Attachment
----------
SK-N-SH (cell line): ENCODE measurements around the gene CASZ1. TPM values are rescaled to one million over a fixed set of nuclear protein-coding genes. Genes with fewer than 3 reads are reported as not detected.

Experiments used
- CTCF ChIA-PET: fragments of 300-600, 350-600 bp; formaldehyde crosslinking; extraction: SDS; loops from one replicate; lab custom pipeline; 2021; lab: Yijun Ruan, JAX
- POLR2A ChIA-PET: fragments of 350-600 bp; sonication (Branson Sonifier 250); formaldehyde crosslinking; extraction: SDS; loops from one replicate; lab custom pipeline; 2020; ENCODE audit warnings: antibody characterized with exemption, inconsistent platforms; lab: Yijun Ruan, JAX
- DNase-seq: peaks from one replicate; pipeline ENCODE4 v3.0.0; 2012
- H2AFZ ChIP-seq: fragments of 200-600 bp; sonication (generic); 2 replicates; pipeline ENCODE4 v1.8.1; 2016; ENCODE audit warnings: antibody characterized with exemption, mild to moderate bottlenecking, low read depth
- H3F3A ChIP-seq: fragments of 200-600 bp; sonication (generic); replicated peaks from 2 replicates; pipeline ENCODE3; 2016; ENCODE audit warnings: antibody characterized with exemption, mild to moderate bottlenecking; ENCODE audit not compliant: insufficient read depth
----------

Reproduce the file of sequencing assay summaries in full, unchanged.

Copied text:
SK-N-SH (cell line): ENCODE measurements around the gene CASZ1. TPM values are rescaled to one million over a fixed set of nuclear protein-coding genes. Genes with fewer than 3 reads are reported as not detected.

Experiments used
- CTCF ChIA-PET: fragments of 300-600, 350-600 bp; formaldehyde crosslinking; extraction: SDS; loops from one replicate; lab custom pipeline; 2021; lab: Yijun Ruan, JAX
- POLR2A ChIA-PET: fragments of 350-600 bp; sonication (Branson Sonifier 250); formaldehyde crosslinking; extraction: SDS; loops from one replicate; lab custom pipeline; 2020; ENCODE audit warnings: antibody characterized with exemption, inconsistent platforms; lab: Yijun Ruan, JAX
- DNase-seq: peaks from one replicate; pipeline ENCODE4 v3.0.0; 2012
- H2AFZ ChIP-seq: fragments of 200-600 bp; sonication (generic); 2 replicates; pipeline ENCODE4 v1.8.1; 2016; ENCODE audit warnings: antibody characterized with exemption, mild to moderate bottlenecking, low read depth
- H3F3A ChIP-seq: fragments of 200-600 bp; sonication (generic); replicated peaks from 2 replicates; pipeline ENCODE3; 2016; ENCODE audit warnings: antibody characterized with exemption, mild to moderate bottlenecking; ENCODE audit not compliant: insufficient read depth